As you can see from Figure 2, while the focal length and angle of view remain the same in both cases, the field of view changes considerably with the size of the sensor.

Understandably, this has the potential to become quite confusing, that’s why the photographic industry works in 35mm equivalent focal lengths.

DIagram comparing sensor sizes and crop factor

Figure 2: GFX System vs. 35mm Format vs. X-Trans CMOS (APS-C) | Photo 2020 © Justin Black

What Is 35mm Equivalent Focal Length?

The 35mm equivalent focal length – often referred to as equivalent focal length, 35mm equivalent, or equivalence – is a way of standardizing focal lengths across all sensor sizes.

Before digital camera sensors were introduced, a camera would work by positioning a piece of photographic film over a shuttered opening, then releasing the spring-mounted shutter to let light through and make an exposure (learn more about the exposure process in our article about mirrorless cameras here).

The extremely popular 35mm analog film cameras all used the same-size opening, which measured 36x24mm. Using this size as a benchmark, the 35mm equivalent focal length is calculated depending on how many times bigger or smaller the sensor in question is. This difference in size is often referred to as ‘crop factor’.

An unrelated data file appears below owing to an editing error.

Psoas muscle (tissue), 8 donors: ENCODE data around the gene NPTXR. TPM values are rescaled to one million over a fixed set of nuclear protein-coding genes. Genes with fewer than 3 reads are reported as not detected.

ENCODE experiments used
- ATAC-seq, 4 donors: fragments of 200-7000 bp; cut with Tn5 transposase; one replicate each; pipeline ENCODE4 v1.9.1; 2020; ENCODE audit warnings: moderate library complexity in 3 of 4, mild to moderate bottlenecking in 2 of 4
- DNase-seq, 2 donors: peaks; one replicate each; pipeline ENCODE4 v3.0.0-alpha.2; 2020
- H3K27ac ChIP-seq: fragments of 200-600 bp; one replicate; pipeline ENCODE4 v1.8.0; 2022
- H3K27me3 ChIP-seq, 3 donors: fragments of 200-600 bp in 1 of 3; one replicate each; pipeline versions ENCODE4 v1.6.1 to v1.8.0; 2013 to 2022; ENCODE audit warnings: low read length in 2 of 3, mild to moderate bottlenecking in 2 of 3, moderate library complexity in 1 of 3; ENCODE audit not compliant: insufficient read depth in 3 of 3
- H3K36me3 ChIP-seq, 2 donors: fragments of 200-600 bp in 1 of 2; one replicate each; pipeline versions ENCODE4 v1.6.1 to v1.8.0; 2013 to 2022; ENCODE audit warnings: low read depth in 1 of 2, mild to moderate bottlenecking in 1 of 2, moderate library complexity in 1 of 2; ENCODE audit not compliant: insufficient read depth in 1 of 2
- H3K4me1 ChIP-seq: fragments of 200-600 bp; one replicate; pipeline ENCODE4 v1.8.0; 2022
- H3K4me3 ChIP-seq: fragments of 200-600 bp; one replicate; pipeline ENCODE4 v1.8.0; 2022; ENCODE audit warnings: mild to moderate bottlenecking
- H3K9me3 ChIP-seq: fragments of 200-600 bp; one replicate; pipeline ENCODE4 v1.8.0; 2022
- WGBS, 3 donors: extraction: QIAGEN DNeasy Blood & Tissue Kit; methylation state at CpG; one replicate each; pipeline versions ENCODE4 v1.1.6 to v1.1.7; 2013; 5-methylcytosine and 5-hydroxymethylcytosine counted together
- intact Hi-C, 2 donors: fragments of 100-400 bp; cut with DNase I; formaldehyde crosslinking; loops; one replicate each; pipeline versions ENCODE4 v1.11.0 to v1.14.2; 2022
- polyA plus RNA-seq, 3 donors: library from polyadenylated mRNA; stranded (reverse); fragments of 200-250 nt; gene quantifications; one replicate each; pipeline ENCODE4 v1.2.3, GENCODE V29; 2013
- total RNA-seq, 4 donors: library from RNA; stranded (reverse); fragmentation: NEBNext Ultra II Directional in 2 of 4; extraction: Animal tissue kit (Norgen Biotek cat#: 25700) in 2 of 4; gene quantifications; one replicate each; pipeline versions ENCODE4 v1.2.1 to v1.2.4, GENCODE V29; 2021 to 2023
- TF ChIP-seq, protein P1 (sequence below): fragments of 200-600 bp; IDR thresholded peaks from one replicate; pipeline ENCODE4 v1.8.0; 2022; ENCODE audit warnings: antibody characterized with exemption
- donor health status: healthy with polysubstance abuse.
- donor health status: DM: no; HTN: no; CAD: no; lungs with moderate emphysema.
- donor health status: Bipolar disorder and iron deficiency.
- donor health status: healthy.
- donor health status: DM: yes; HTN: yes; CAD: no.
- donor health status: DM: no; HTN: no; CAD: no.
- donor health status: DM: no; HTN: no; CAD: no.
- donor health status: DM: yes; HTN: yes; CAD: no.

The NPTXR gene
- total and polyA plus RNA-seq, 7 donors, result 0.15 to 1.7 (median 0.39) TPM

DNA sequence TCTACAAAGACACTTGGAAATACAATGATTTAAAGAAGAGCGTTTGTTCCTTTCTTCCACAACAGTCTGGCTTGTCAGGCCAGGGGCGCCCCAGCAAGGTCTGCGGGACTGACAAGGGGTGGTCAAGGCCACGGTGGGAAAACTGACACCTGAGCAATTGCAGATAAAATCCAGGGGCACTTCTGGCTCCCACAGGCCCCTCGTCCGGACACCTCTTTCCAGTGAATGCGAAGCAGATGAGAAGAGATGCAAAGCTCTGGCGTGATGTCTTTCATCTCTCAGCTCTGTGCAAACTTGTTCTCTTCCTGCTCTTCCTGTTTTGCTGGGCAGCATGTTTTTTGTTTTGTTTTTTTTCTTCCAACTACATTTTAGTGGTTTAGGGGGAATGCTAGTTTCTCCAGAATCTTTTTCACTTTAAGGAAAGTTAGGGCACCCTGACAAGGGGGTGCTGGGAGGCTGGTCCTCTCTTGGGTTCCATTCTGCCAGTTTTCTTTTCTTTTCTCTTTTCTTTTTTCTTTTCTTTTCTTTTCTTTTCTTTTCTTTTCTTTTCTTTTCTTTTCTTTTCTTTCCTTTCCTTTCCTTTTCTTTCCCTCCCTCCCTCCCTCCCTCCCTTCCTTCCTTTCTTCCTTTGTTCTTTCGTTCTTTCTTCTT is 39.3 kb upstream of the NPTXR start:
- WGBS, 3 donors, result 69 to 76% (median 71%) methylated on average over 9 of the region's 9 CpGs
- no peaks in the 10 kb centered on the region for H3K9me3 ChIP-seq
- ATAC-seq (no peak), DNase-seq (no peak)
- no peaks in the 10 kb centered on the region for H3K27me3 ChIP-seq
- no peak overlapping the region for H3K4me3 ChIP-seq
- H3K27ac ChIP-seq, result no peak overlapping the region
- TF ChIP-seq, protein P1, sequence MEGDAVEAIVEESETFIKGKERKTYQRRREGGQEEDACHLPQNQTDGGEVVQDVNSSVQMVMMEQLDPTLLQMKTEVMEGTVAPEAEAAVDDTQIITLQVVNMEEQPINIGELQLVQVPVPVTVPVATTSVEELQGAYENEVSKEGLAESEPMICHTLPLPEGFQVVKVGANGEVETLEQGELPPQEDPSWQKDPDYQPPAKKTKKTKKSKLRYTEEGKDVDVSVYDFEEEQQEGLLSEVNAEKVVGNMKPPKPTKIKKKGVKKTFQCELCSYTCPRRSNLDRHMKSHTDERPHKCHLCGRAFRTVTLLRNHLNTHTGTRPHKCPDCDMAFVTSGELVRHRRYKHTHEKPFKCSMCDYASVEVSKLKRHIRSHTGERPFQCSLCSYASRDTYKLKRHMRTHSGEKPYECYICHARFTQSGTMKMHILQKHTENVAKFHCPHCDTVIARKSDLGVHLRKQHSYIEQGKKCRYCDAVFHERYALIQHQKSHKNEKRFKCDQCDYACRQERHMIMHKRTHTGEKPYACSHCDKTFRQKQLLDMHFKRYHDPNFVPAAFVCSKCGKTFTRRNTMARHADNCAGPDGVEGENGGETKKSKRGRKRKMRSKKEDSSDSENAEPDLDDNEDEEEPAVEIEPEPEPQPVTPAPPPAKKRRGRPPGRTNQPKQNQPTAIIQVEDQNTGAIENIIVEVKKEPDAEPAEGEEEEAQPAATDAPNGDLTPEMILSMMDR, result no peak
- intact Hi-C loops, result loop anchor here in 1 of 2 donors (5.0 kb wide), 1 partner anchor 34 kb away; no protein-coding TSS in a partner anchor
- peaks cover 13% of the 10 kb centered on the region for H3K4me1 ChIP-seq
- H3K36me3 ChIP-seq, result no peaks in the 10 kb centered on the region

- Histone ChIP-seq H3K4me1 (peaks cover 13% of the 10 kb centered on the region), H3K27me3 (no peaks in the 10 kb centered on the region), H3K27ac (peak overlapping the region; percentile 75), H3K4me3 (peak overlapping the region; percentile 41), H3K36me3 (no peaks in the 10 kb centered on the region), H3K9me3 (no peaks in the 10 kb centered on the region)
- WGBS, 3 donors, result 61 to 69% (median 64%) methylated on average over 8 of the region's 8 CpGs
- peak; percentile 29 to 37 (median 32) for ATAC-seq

The X-Trans CMOS sensor has a crop factor of 1.5. GFX System’s sensor has a crop factor of 0.79 (see Table 1). By multiplying the focal length of the lens by the crop factor of the sensor it’s compatible with, you can work out the lens’s 35mm equivalent.

Therefore, going back to our earlier example, XF50mmF2 R WR has an equivalent focal length of approximately 75mm, while GF50mmF3.5 R LM WR has an equivalent focal length of approximately 40mm.

Put another way: to achieve a 50mm equivalent focal length with an X Series camera, you need to attach XF33mmF1.4 R LM WR, whereas to do so with a GFX System camera you need to attach GF63mmF2.8 R WR.

 

Crop Factor Comparison Table

Sensor Type Dimensions Crop Factor
X Trans CMOS (APS-C) 23.5mm x 15.6mm 1.5